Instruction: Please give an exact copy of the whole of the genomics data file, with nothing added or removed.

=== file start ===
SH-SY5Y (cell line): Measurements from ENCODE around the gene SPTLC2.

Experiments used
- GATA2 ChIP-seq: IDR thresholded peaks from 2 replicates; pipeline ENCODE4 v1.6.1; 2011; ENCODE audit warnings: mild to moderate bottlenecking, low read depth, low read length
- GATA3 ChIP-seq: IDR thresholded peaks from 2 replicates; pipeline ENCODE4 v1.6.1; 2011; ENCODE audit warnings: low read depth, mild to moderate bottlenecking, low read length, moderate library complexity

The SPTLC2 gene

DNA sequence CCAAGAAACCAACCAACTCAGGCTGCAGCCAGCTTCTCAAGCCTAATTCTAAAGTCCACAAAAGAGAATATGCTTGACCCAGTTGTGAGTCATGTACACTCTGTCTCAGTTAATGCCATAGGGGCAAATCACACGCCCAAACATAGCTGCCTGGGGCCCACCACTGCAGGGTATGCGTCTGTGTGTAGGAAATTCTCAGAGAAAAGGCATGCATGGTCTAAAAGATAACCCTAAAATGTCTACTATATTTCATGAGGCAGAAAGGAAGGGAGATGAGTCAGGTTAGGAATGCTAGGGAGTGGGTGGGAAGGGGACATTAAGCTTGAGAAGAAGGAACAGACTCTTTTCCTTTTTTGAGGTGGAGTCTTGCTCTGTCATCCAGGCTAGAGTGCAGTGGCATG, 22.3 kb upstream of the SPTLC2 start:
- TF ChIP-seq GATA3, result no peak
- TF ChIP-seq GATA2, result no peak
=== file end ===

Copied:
SH-SY5Y (cell line): Measurements from ENCODE around the gene SPTLC2.

Experiments used
- GATA2 ChIP-seq: IDR thresholded peaks from 2 replicates; pipeline ENCODE4 v1.6.1; 2011; ENCODE audit warnings: mild to moderate bottlenecking, low read depth, low read length
- GATA3 ChIP-seq: IDR thresholded peaks from 2 replicates; pipeline ENCODE4 v1.6.1; 2011; ENCODE audit warnings: low read depth, mild to moderate bottlenecking, low read length, moderate library complexity

The SPTLC2 gene

DNA sequence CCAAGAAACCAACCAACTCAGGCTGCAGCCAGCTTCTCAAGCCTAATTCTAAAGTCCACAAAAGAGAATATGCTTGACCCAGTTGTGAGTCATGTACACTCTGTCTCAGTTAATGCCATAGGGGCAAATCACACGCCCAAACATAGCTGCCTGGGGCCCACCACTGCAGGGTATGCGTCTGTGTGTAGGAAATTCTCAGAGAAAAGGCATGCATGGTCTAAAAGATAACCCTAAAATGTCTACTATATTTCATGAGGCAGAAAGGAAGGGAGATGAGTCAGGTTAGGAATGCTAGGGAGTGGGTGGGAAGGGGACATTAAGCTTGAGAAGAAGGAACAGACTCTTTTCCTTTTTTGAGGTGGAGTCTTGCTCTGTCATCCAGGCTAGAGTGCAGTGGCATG, 22.3 kb upstream of the SPTLC2 start:
- TF ChIP-seq GATA3, result no peak
- TF ChIP-seq GATA2, result no peak